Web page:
Clinical Supplies

Adapting to trial demand

Catherine Hall,  Supply Chain Coordinator, Pfizer Global Research and Development Supply Chain Management, USA

In today’s clinical trial environment, change is at the front lines acting as an obstacle to the success of a clinical supply plan. How many times has the clinical trial design changed after supplies are already packed and labelled? Preparing clinical supplies in this environment is challenging supply chains to create adaptive supplies that can easily respond to the changes in today’s clinical trials.

Whether it is adding new sites in an existing study or adding new doses, clinical customers look to the supply chain to be agile with supplies and respond in turn with flexibility while maintaining timely delivery. There are many challenges facing clinical supplies and how the supply chain can be prepared to meet the demand changes.

Challenges facing clinical supplies
In the past decade clinical trials have evolved to adopt a global approach. Trials today are commonly engaged in multiple countries than ever before and are venturing into new and expanding markets like Asia. This movement has had an impact on clinical supply chain organisations demanding that a common platform of supplies appeal to the needs of a wide scope of countries.

The effects of this demand are several-fold. First is the need to gather translations for clinical labels and incorporate regulatory statements for each country involved in a trial. Secondly, there is the need to source comparators from multiple countries in order to supply the trial worldwide. This process can get complicated by differences in approved sources of material, treatment options, or packaging requirements in each country. Another effect is in the distribution of clinical supplies.

As trials reach multiple countries, import and export regulations, inspections and costs impose the need for companies to dedicate significant resources (internal or external) just to manage these logistics. A factor across all of these elements is the impact of growth and competition in the industry to reach patients in these countries. As new markets gain experience with clinical trials, they adopt new regulations or translation standards, and heighten scrutiny over trial applications and imports. Countries with limited infrastructure can struggle to keep up with all the materials being imported into their country.

As a result of all these effects, there can be a heavy influence on the timelines required to prepare and deliver clinical supplies to sites around the world. A clinical supply chain must be prepared to meet the needs of a trial while facing these challenges of global distribution.

As clinical trials have evolved, there is more emphasis on and deliberation over trial design. It has become a common custom for protocols to be amended several times prior to even the start of the study start and then again during the course of the trial. These changes can range from minor ones, including updates in language or laboratory procedures, to major changes in number of subjects, visit schedules or treatment arms. As a result, clinical supplies are planned based on a theoretical demand of the most likely scenario rather than on a realistic expectation of the needs of a trial. This demands that clinical supplies be agile to adapt to the changes in a trial prior to the start of the study and then again be ready to adapt to changes that occur throughout the trial. One of the most difficult challenges of an ongoing trial is to predict and adapt to enrollment rates. Inclusion and exclusion criteria play a large part in determining how quickly a trial may enroll, but it is also subject to investigator engagement, competition with other ongoing trials, and the overall willingness of the patient population that is required for the study. As a result of poor enrollment, a clinical trial may have to add additional sites or further expand into more countries in order to reach the desired patient population. These changes, if not anticipated, can negatively impact supply stocks.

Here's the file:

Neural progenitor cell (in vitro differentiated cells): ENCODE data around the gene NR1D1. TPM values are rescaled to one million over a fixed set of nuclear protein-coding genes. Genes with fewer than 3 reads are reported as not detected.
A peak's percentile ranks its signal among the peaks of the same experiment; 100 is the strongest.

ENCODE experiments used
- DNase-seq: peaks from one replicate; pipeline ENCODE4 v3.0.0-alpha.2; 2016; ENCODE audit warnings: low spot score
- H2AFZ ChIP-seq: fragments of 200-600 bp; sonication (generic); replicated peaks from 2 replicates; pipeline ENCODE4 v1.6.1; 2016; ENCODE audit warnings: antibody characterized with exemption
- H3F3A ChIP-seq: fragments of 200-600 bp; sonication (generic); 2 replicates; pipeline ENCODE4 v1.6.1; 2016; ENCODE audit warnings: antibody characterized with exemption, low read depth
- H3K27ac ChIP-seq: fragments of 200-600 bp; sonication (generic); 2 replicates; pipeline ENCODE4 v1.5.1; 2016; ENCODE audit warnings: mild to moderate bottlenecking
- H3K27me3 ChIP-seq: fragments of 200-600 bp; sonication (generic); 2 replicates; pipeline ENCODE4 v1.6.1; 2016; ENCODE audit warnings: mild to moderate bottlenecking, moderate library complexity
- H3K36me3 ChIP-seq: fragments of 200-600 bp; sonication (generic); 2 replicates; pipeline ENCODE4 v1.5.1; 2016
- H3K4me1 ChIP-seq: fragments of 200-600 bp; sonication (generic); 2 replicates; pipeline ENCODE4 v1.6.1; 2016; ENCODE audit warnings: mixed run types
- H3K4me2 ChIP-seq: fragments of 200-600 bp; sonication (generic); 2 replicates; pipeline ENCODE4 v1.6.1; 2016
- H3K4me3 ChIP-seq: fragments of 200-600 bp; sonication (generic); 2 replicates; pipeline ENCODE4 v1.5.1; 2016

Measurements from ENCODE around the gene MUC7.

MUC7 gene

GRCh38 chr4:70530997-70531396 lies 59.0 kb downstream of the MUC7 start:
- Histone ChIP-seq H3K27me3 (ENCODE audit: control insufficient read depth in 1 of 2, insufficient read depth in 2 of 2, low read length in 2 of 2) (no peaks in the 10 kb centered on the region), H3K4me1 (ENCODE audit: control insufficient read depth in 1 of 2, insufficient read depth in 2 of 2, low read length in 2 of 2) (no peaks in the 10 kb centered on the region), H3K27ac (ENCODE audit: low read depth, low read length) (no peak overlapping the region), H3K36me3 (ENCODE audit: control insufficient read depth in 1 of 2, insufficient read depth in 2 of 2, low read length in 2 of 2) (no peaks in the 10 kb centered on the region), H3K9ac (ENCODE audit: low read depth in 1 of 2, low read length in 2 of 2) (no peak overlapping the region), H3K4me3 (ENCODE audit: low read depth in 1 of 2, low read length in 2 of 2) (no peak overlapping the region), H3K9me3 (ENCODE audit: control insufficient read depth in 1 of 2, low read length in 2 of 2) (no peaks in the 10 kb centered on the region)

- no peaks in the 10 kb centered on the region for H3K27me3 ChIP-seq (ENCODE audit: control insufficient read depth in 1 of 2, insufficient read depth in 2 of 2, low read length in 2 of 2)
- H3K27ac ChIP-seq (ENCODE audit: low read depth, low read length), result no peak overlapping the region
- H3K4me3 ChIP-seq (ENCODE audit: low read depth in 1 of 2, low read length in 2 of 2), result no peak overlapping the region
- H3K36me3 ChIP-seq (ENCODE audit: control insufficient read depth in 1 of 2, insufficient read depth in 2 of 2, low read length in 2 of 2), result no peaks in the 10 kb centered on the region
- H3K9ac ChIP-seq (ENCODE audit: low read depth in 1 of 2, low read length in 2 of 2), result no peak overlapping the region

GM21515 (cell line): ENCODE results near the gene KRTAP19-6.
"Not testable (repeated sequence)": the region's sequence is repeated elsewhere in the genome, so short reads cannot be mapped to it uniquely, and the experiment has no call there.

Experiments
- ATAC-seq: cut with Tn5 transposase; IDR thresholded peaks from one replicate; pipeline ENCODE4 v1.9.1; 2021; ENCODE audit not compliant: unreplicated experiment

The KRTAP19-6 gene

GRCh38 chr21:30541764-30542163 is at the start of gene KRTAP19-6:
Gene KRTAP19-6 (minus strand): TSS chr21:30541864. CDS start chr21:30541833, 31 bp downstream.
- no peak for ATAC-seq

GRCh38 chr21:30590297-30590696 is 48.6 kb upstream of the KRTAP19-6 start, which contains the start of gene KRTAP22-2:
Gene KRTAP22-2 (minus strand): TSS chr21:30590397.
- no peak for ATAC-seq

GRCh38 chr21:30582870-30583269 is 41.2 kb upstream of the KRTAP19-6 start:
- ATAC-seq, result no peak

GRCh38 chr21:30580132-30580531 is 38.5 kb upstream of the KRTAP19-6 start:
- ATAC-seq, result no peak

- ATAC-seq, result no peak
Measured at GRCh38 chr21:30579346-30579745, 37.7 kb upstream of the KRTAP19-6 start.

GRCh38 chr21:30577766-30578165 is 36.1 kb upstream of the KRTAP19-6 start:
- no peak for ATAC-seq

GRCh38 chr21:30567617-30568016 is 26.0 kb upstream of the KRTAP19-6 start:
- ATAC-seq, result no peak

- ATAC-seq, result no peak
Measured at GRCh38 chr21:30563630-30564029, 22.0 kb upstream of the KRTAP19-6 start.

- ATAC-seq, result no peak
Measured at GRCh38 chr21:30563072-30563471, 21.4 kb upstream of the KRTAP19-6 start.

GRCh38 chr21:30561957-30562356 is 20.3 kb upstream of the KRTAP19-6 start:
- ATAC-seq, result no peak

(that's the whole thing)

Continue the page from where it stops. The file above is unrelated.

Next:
Recognising that clinical trial design is critical and often varies, growing trends in clinical trials are to utilise flexible dosing paradigms or adopt an adaptive trial design in order to maximise the success of a trial. These designs challenge supply chains to prepare for trials where everything from treatment options to the number of subjects can change at points during a trial. Therefore, clinical supply chains must plan for a supply platform that can adapt to major design changes. To be successful, all variables in a trial must be constantly monitored in order to adapt to trial changes and ensure that demand can be met throughout the trial. To meet ever changing demands, clinical supply chain organisations have to provide:

1. a common supply platform that meets a variety of global needs;
2. a strategic and flexible forecast that is based on a theoretical demand of the most likely scenario; and
3. a supply that continually adjusts to ongoing study variables to ensure that clinical supplies are delivered at the right rime to the right place in the right amount and in the right presentation and still has robust expiry.

Unfortunately there is no secret formula in the industrial vault that always delivers against this expectation. Supply chain project managers can only forecast based on a limited number of variables before the cost of the supply chain overshadows the risk of excluded variables impacting supplies. However, there are many approaches that can be considered to position clinical supplies for success.

Optimising a supply chain

Approaches to meet changing demands